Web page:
Examples: cow, horse, goat, etc.

2. Carnivorous Animals:
The animals who eat flesh of other animals are called carnivorous.
Examples: lion, tiger, wolf, etc.

3. Omnivorous Animals:
The animals who eat both plant and animals are called ominivorous animals.
Examples: man, cat, dog, crow, etc.

Question 3.
W’hat is the difference between ‘heterotrophs and autotrophs’?
The differences between two are:


  1. These are organism which can not make their own food.
  2. They do not have chloroplast.


  1. They can make their own food.
  2. They have chloroplast.

Question 4.
Give two examples of insectivorous plants?
Plants that have adapted specialized mechanisms to capture and kill insects are known as insectivorous plants. Examples of insectivorous plants include pitcher plants and Venus flytrap. The pitcher plant features modified leaves that resemble a pitcher, which trap and kill insects that come into contact with it.

Question 5.
What is the difference between holophytic and holozoic type of nutrition?
Organisms, such as plants, that are able to produce their own food are known as autotrophic, and this type of nutrition is referred to as autotrophic nutrition or holophytic nutrition.

Organisms that are unable to produce their own food and instead rely on other living beings for sustenance are known as heterotrophic, and this type of nutrition is referred to as heterotrophic nutrition or holozoic nutrition.

Question 6.
How is Sun the ultimate source of energy for all the living beings?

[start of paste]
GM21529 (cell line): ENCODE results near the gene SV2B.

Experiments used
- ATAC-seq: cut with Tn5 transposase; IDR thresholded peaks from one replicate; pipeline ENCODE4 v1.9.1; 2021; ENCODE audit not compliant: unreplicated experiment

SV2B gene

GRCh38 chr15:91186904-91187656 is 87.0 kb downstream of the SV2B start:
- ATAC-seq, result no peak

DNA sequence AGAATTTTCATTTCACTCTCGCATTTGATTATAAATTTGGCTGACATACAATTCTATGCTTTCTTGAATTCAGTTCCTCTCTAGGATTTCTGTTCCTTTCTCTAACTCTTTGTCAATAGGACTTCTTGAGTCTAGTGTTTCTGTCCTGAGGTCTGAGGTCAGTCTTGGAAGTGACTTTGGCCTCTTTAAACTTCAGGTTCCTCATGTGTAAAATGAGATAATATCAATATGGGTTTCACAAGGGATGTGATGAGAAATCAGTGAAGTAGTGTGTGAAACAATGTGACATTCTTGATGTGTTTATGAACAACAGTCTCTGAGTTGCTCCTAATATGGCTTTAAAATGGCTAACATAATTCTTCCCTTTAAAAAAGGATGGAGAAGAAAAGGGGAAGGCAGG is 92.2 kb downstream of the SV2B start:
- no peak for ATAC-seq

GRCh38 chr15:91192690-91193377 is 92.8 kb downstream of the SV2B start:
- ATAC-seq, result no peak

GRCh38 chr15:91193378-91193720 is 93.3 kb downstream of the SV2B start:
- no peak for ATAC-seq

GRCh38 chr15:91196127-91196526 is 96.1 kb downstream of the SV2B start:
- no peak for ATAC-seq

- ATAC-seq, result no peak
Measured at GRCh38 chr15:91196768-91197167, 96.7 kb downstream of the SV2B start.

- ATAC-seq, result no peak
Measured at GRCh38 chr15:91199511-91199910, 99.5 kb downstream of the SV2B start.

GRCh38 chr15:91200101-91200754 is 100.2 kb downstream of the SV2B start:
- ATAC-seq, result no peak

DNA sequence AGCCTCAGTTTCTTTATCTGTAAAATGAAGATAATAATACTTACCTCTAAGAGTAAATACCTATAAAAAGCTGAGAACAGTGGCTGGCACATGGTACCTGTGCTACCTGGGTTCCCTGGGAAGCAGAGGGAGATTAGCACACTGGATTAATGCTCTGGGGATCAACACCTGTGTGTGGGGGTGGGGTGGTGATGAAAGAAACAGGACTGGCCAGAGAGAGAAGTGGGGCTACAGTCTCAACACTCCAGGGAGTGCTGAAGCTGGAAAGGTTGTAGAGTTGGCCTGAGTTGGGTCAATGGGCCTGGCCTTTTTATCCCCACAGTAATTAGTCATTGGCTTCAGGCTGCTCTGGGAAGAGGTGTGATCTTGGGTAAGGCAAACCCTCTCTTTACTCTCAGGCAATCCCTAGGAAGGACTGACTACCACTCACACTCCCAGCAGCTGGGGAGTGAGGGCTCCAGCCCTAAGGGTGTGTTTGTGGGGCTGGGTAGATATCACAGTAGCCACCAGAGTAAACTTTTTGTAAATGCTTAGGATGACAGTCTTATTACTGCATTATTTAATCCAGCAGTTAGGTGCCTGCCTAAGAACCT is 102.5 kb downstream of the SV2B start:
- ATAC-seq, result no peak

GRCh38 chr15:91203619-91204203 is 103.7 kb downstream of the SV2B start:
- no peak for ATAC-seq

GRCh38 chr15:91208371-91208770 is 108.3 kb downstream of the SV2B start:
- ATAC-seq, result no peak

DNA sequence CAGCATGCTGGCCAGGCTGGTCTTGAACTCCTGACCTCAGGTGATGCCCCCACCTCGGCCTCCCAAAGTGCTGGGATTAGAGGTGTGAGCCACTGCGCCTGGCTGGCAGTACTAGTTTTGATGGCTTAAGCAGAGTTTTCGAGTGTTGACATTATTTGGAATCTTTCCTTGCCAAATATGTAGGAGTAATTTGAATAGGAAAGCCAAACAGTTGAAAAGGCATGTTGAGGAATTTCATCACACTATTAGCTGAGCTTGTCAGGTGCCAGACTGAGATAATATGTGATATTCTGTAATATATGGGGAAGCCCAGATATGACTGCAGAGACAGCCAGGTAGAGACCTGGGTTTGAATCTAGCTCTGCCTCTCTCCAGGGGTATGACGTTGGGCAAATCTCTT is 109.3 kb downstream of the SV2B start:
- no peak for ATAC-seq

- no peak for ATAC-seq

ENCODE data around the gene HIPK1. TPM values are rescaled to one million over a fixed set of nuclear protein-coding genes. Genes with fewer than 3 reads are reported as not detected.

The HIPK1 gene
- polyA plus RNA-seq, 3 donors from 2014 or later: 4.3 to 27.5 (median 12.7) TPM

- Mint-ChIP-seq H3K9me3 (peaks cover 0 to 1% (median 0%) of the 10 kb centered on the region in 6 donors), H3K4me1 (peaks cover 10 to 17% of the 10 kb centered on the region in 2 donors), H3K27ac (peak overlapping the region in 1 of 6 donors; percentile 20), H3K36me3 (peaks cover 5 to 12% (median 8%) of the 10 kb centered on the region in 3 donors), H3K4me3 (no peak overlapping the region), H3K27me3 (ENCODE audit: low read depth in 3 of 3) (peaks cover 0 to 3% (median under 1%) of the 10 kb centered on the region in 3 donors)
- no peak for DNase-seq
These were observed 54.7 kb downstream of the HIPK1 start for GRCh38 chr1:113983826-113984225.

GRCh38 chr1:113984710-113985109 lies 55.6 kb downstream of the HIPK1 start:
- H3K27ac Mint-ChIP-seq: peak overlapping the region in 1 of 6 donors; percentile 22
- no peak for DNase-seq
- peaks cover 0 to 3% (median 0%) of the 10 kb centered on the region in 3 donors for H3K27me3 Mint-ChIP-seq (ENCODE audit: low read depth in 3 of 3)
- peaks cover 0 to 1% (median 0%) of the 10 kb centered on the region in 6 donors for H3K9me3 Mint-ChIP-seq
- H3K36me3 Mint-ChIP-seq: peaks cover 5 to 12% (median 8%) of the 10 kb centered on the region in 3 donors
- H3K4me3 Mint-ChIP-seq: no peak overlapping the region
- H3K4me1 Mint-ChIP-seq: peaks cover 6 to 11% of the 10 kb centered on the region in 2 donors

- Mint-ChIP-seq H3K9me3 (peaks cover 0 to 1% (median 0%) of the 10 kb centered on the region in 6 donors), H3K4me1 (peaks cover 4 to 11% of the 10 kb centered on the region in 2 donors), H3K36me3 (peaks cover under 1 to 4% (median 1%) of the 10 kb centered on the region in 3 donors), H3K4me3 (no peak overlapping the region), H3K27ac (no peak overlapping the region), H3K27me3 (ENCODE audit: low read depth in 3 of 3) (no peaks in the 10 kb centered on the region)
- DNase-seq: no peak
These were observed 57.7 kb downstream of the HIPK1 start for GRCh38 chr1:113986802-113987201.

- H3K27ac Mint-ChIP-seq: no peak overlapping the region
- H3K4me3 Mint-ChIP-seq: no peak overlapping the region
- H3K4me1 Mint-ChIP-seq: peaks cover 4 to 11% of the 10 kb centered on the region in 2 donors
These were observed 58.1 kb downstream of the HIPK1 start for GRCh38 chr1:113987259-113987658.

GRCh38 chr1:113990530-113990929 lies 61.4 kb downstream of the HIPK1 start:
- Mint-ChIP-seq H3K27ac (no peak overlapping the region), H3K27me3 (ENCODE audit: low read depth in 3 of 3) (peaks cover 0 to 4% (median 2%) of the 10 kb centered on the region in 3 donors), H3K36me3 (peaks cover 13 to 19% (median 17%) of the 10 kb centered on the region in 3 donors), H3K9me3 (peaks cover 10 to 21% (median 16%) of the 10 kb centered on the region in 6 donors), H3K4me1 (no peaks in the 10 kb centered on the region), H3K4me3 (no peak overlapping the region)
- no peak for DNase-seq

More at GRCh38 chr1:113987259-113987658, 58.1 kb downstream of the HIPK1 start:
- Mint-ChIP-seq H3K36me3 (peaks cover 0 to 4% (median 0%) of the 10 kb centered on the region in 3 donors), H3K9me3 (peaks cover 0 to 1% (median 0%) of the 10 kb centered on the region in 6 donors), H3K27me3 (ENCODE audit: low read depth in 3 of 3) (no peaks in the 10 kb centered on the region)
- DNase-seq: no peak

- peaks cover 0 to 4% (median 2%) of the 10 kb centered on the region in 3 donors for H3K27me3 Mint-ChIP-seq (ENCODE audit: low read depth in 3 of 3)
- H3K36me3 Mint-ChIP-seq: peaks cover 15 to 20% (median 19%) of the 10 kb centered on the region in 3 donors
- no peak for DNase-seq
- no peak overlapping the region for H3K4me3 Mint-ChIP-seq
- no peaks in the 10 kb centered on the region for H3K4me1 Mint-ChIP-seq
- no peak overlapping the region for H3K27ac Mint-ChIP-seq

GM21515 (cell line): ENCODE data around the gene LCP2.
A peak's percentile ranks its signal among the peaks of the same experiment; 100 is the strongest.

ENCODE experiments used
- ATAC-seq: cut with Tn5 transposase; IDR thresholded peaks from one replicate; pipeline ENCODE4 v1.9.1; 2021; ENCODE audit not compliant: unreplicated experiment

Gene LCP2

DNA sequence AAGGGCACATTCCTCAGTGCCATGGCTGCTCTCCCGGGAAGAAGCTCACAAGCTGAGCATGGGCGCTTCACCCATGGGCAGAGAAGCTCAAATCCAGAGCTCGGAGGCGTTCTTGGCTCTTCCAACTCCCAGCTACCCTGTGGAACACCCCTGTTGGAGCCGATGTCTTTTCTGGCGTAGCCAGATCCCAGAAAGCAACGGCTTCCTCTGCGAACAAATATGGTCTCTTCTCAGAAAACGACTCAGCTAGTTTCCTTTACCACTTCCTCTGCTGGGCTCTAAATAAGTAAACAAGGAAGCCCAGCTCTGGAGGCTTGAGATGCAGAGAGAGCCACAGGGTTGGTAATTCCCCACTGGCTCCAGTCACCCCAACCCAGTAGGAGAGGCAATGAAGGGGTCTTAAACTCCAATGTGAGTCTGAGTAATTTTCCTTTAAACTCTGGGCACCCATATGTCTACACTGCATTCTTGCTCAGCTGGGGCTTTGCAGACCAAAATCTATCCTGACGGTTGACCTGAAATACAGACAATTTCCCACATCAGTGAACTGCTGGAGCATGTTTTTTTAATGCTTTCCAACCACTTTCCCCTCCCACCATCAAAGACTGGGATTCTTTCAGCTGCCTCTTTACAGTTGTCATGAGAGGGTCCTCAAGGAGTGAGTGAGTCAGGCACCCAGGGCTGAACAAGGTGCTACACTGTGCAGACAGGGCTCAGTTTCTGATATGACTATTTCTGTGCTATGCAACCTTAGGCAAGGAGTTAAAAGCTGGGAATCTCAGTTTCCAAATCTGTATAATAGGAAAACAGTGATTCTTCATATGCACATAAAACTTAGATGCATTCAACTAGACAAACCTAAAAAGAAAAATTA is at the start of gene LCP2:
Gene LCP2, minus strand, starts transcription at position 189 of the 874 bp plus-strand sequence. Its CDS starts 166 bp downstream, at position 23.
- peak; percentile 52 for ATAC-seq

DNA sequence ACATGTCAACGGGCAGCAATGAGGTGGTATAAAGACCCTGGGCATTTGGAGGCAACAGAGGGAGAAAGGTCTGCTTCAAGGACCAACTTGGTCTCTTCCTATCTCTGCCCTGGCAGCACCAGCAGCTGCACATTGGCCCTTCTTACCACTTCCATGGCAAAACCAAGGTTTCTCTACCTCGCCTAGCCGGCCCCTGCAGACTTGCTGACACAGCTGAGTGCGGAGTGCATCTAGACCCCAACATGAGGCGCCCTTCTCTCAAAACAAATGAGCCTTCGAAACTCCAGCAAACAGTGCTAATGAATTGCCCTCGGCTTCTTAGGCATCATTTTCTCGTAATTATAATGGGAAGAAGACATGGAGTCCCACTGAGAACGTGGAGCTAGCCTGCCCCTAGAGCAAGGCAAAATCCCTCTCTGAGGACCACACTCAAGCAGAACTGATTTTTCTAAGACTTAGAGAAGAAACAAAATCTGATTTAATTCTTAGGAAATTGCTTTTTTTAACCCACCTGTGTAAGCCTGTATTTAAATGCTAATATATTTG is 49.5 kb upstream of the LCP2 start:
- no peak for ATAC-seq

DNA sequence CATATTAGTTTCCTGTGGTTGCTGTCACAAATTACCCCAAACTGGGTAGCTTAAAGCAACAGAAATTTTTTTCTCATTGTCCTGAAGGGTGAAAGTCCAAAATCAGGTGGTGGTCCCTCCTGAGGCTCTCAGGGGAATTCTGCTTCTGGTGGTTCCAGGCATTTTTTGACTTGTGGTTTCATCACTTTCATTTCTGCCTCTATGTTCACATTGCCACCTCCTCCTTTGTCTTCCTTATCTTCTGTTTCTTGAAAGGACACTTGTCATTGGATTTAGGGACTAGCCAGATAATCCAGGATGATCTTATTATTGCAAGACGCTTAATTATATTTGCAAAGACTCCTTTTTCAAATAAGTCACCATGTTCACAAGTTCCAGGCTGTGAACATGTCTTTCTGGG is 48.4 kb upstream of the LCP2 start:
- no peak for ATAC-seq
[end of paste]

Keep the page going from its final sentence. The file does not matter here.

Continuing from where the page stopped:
Green plants produce food by utilizing sunlight. All other organisms, either directly or indirectly, rely on green plants for their sustenance. Therefore, the sun is the ultimate source of energy for all living organisms.

Question 7.
How is holophytic nutrition different from holozoic nutrition?
1. Autotrophic nutrition is observed in plants and some lower forms of animals that consume liquid food as they lack a digestive system.

2. Heterotrophic nutrition is found in humans and other higher forms of animals, which possess a well-developed digestive system that allows them to consume solid food.

Long Answer Type Questions

Below we have shared MP Board 7th Science Chapter 1 long answer type questions.

Question 1.
Draw a diagram of stomata?

Diagram of Stomata

Question 2.
Give an experiment to demonstrate that light is necessary for photosynthesis?
To test for the presence of starch in a broad-leaved potted plant, take the following steps:

  1. Place the plant in complete darkness for 24-48 hours to deplete the starch.
  2. Secure a leaf that is still attached to the plant with a paper clip on a black paper.
  3. Expose the plant to light for a few hours, then test the leaf for starch.
  4. To test the leaf, pluck it and kill the cells by boiling it in water.
  5. Remove the chlorophyll by boiling the leaf in alcohol.
  6. Rinse the boiled leaf with water and treat it with an iodine solution.
Digram of Black Paper plant

It is observed that the section of the leaf exposed to sunlight turned blue in color, while the covered portion remained unchanged. This is due to the fact that starch gives a blue color when treated with iodine solution. This occurs because the covered portion did not receive any sunlight, indicating that sunlight is a crucial component for photosynthesis to take place.

Question 3.
Describe the process of nutrition in hydra?
Hydra uses its tentacles to capture and ingest food. The cells lining the body cavity secrete specific chemicals and enzymes to breakdown the food. The digested food is then absorbed by the cells in the body cavity walls through diffusion. As a result of eating, the hydra grows and reproduces by forming buds.

Process of Nutrition in hydra diagram

Question 4.
Define cell with their structure
The structure of living organisms is composed of tiny units known as cells. These cells can only be viewed under a microscope. Some organisms consist of a single cell. The cell is enclosed by a thin outer boundary called the cell membrane. Most cells have a distinct, centrally located spherical structure known as the nucleus. The nucleus is surrounded by a jelly-like substance called cytoplasm.

cell with their structure Diagram